As the overture begins, the strings play a Novgorod peasant tune, which is then augmented by the woodwinds. This simple purity of Mother Russia is suddenly broken by a stormy passage that sounds like an announcement of an invasion.
The horns announce the war as a single snare drum signals the onward march of Napoleon’s army. The Russian Imperial Army defends its territory in a fierce clash, but the invader prevails as bits of the French national anthem Le Marseillaise periodically rises above the clamour. The Russians retreated.
The people mourn for their damaged homeland and prepare to rise against the French. The battle resumes. Once again, Le Marseillaise is heard as the French prevail and the people mourn, again. But in the third attack, the land itself (the sleeping giant) rises to join its people and overthrow the invaders.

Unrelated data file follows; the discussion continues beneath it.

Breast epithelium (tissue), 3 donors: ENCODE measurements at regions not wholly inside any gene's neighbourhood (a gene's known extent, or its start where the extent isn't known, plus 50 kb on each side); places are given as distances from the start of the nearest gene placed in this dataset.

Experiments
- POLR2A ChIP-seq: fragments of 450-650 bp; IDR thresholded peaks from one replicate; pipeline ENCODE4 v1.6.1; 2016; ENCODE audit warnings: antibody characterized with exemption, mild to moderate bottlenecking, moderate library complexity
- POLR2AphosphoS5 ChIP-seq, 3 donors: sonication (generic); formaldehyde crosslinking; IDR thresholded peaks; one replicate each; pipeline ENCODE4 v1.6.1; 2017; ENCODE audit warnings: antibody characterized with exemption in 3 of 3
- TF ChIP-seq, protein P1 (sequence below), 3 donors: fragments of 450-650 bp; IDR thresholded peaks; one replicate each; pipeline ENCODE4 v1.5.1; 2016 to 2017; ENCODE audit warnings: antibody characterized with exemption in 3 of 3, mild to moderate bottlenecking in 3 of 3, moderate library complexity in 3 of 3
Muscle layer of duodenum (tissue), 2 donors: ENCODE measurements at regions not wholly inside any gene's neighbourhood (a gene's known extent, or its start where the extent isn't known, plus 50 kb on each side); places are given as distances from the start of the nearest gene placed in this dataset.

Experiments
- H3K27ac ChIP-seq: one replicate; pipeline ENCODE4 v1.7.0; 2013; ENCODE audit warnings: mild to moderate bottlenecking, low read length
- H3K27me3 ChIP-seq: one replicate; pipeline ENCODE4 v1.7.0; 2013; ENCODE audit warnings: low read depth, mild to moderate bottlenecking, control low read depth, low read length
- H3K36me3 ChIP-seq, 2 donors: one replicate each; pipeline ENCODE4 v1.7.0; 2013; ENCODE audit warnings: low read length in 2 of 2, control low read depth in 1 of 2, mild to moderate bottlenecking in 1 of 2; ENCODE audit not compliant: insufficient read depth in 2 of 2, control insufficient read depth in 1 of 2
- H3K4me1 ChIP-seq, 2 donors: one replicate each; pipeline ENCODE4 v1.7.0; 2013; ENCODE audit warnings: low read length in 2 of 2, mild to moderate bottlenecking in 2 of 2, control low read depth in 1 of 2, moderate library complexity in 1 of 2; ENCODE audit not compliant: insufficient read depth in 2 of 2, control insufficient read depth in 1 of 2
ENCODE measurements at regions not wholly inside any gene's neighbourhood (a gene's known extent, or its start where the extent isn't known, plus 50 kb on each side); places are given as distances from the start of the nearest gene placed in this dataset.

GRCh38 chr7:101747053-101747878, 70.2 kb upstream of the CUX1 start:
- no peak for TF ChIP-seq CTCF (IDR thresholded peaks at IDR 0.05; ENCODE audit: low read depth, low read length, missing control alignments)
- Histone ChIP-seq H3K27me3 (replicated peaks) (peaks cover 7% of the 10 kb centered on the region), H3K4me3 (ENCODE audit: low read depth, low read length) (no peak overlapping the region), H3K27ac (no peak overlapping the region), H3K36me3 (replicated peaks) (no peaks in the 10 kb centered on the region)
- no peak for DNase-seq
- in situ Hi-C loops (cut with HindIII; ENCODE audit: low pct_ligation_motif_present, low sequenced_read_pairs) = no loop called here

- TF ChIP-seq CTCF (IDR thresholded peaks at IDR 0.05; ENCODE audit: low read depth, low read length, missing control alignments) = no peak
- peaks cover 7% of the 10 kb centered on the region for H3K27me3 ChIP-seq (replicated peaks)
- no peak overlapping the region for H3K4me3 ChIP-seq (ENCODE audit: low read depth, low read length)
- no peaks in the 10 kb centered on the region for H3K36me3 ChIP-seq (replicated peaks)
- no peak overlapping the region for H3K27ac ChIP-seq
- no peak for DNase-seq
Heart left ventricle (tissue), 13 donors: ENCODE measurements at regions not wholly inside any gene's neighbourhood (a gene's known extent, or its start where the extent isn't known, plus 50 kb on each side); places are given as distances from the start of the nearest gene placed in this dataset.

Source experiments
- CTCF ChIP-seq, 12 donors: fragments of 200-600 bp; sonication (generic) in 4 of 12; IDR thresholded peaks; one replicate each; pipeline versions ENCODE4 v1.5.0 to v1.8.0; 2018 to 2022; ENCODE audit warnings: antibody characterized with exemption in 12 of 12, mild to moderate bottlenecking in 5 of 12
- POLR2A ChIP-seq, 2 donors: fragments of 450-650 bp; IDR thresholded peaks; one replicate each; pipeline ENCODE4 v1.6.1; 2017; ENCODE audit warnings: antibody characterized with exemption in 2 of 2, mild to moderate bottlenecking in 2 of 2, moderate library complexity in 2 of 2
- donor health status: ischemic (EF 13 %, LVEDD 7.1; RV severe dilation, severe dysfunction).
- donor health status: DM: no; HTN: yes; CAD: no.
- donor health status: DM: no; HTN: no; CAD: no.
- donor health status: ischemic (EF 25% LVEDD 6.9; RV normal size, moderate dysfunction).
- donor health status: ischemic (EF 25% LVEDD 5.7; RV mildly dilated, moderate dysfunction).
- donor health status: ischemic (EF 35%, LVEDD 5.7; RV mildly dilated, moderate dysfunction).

A celebration is underway, signalled by unprecedented orchestral music. It opens with a solemn melody, a salute of cannons, the pealing of church bells, the Czarist national anthem, and the march of the French, but Le Marseillaise is nowhere to be heard. Mother Russian has prevailed, and joy is everywhere.